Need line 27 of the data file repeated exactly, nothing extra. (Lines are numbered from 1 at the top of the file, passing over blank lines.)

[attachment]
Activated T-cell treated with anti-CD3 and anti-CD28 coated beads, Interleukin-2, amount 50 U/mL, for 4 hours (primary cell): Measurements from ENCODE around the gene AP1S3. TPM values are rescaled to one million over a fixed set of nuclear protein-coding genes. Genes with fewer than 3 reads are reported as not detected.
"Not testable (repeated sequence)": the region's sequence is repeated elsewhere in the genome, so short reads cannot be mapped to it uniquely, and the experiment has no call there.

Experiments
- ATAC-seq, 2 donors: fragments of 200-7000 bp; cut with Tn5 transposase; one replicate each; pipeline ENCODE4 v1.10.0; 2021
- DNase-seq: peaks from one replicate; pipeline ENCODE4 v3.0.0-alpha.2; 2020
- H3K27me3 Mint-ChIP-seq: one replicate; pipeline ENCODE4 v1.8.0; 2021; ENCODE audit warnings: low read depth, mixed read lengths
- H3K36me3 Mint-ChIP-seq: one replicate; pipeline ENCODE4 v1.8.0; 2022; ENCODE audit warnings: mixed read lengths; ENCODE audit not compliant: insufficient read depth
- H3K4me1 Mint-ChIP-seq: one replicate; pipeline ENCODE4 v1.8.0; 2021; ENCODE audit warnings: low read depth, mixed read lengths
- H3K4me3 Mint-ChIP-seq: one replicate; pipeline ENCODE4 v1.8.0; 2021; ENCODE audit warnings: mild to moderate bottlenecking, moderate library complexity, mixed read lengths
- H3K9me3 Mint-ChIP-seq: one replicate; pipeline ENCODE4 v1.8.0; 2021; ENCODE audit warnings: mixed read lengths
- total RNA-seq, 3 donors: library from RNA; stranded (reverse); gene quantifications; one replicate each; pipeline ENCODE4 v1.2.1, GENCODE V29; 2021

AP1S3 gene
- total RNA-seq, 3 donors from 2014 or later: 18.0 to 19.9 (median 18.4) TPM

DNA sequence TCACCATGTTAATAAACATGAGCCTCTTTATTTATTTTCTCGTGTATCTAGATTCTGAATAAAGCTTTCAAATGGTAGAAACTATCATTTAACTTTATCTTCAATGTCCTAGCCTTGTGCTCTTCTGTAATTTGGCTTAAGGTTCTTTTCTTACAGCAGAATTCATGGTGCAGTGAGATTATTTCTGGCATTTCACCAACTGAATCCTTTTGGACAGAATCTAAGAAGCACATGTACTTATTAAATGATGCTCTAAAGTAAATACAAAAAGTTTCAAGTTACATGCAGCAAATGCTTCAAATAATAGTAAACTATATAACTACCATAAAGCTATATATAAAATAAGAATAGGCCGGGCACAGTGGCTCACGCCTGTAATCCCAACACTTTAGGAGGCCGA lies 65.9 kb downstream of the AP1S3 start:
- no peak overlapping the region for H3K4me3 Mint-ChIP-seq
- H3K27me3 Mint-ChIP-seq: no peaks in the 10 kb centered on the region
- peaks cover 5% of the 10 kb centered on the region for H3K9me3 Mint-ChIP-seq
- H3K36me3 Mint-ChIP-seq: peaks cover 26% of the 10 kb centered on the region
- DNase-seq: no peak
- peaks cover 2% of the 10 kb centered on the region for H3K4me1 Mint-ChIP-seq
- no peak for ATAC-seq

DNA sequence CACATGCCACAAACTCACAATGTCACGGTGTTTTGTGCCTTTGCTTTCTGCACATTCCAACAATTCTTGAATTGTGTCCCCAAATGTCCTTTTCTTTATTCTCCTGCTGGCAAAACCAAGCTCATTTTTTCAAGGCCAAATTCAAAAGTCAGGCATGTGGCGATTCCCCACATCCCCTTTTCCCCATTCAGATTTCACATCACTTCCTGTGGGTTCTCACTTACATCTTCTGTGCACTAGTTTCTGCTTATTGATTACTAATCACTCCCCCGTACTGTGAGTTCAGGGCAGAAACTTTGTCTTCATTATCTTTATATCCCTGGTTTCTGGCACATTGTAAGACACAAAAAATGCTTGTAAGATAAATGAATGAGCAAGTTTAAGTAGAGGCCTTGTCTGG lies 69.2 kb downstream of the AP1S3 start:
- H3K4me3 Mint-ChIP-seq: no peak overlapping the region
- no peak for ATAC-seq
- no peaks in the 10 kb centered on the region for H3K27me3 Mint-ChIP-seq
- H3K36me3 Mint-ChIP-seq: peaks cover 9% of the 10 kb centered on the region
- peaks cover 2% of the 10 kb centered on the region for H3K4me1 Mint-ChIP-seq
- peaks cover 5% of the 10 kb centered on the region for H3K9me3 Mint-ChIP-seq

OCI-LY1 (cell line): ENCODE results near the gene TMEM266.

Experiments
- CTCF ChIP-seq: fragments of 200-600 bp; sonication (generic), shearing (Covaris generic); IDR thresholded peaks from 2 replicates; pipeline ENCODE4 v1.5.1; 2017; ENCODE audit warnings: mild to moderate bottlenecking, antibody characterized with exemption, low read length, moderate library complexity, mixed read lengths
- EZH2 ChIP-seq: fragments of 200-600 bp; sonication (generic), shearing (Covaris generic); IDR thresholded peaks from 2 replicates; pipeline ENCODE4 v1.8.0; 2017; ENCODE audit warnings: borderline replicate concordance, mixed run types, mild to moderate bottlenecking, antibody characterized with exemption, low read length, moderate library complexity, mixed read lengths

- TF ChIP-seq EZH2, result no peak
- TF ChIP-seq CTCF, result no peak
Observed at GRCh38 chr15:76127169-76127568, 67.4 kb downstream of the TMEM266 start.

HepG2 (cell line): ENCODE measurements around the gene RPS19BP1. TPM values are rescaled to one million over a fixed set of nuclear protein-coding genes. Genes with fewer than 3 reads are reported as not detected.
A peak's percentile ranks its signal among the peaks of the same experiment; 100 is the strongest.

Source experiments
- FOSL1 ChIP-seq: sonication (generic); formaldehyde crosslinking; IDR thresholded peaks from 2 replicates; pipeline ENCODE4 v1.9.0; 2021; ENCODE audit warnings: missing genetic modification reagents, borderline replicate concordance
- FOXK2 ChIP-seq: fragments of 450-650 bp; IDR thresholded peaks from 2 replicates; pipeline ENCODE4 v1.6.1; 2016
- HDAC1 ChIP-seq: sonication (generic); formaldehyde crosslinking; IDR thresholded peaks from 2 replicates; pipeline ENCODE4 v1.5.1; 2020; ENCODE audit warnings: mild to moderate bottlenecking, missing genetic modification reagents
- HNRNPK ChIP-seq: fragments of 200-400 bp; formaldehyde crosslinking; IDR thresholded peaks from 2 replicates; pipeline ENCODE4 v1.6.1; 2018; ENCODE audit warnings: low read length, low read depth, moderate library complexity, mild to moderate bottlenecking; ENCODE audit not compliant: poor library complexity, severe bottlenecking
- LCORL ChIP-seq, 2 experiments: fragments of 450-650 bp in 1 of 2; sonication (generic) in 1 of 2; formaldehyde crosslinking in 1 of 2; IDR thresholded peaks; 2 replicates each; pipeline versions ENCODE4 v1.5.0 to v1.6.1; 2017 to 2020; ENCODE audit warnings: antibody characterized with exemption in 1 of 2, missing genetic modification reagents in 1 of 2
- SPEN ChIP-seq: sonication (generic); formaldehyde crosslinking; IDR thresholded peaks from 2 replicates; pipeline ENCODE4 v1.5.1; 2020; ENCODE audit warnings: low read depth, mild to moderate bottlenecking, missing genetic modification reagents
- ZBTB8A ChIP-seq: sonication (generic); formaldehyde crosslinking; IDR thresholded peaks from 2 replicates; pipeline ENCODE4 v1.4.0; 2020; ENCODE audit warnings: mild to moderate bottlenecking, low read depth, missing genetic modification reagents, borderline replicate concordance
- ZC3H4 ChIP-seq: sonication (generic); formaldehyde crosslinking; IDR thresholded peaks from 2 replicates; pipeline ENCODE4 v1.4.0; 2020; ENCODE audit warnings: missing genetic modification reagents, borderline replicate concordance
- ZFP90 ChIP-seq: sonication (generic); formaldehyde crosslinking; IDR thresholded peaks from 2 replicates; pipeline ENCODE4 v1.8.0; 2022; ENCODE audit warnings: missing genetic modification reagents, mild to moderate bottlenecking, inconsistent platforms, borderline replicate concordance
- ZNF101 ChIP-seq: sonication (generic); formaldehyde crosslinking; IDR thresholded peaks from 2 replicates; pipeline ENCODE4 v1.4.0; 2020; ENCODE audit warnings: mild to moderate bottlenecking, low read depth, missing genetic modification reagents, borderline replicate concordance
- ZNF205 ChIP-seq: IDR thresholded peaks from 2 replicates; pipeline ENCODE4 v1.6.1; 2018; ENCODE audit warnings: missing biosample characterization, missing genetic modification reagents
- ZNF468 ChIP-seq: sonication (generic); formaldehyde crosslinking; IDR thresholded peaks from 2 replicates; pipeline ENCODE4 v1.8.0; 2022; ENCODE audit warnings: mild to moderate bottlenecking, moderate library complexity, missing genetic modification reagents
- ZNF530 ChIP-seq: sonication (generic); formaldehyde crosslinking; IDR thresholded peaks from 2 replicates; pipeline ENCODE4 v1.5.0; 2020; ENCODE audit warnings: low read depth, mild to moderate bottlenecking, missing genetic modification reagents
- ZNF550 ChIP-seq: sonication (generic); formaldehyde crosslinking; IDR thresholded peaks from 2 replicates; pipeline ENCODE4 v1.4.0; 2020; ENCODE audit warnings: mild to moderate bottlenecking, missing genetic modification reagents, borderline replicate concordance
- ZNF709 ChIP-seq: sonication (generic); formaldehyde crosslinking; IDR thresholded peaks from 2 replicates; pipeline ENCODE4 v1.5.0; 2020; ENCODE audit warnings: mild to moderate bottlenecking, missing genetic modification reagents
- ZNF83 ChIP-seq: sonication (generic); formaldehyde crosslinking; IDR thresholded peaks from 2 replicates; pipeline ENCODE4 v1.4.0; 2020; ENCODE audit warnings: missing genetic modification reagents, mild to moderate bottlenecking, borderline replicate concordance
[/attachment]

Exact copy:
- peaks cover 2% of the 10 kb centered on the region for H3K4me1 Mint-ChIP-seq